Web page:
• Last - Choose the duration in hours, days, weeks, or months.
  • From – Choose the beginning and ending times.

The link for Chart Options will open an overlay window. Choose the counters and the chart metrics that you wish to track. Then select Save Option As.


Step 4. (Optional) Click the Popup Chart icon to view the chosen performance chart in a pop-up window.


Note: You can explore the vSphere Client while keeping the performance chart open in a separate window because the chart opens in a new browser tab.

How to monitor VMware backup with AOMEI Cyber Backup

Monitoring can help companies and individuals analyze the operation of systems so that you can identify problems and solve them. These problems may lead to the loss of your data.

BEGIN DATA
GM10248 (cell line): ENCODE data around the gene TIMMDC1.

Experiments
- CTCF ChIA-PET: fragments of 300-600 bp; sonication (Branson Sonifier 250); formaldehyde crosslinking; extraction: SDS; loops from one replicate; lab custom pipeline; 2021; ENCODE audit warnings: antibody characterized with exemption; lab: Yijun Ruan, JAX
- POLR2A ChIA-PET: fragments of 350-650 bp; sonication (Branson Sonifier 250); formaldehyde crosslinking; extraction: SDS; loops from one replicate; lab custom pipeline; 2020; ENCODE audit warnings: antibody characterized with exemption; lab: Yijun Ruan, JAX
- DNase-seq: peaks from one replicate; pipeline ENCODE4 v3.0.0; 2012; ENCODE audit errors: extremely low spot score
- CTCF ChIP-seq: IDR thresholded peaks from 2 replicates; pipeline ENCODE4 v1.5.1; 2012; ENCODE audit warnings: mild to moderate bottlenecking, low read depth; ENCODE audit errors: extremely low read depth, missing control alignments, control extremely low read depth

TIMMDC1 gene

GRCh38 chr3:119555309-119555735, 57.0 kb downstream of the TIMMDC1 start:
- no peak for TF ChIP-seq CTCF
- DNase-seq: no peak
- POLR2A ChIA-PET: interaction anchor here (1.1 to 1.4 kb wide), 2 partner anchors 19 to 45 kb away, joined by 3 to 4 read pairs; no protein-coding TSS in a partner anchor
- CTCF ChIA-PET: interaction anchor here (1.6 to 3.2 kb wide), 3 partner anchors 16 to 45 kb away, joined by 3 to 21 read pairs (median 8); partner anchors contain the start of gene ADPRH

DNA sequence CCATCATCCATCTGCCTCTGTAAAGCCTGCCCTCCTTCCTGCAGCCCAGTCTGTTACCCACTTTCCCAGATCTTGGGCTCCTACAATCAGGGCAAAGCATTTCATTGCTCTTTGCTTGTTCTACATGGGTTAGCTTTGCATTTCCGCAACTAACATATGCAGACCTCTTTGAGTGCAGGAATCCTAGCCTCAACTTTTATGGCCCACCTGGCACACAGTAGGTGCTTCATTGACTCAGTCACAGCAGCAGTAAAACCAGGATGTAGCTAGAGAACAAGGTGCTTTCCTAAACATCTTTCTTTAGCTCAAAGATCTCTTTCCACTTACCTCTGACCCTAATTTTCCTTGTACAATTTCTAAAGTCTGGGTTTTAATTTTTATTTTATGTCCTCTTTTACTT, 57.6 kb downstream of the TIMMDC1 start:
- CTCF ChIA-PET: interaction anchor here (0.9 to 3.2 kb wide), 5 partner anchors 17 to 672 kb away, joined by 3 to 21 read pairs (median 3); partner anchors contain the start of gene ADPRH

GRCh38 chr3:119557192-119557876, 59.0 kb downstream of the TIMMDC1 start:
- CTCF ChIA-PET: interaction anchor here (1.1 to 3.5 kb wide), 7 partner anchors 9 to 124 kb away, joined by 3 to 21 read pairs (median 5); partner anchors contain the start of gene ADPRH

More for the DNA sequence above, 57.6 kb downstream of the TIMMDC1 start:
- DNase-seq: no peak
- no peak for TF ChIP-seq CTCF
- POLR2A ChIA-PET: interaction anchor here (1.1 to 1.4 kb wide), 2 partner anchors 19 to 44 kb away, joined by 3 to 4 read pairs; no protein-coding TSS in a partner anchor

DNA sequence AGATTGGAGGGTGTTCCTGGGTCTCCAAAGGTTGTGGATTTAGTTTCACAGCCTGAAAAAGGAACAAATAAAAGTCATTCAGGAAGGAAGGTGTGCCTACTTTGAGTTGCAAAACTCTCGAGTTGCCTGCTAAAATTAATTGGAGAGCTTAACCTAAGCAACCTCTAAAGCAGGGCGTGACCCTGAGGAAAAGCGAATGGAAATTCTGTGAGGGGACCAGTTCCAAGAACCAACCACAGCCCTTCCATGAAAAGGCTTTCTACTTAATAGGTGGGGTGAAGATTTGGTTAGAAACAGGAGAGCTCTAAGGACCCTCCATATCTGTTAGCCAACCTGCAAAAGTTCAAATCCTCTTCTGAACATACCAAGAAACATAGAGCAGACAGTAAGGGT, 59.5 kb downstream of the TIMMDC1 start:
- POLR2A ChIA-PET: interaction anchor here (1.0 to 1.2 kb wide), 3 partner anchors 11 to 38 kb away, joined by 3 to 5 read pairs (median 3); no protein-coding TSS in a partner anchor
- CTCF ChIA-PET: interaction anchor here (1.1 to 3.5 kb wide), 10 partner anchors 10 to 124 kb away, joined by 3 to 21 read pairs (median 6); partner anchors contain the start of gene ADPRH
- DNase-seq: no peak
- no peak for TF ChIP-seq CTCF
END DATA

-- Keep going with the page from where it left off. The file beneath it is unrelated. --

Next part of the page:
Therefore, I would like to advise you to pay more attention to your data security to avoid similar situations. The best thing you can do to protect your data is to back up your vSphere virtual machines. This way you can easily recover your important data even if something goes wrong.

Here I want to introduce a VMware backup software – AOMEI Cyber Backup, which offers an intuitive and user-friendly interface to monitor VMware ESXi and Hyper-V backup and restore. And it also provides the following benefits:

Centralized Backup: Create a backup task for multiple VMs without installing agent on each of them.
Support Free ESXi: Support both paid and free versions of VMware ESXi.
Various Backup Methods: Besides full backup, you can perform incremental or differential VM backup to capture only changed data and save storage space.
Restore from Any Point: Restore a whole VM to usable state from any history backup version.
Automated Hot Backup: Auto backup running VMs and notify via email.

Please click the button below to try AOMEI Cyber Backup for a 30-day free trial:

Download Free TrialVMware ESXi & Hyper-V
Secure Download

Steps to backup VMware ESXi virtual machines

Step 1. Access to AOMEI Cyber Backup web client, select Source Device, click VMware >> Add VMware Device >> +Add vCenter or Standalone ESXi to add a host. And then clickto Bind Device.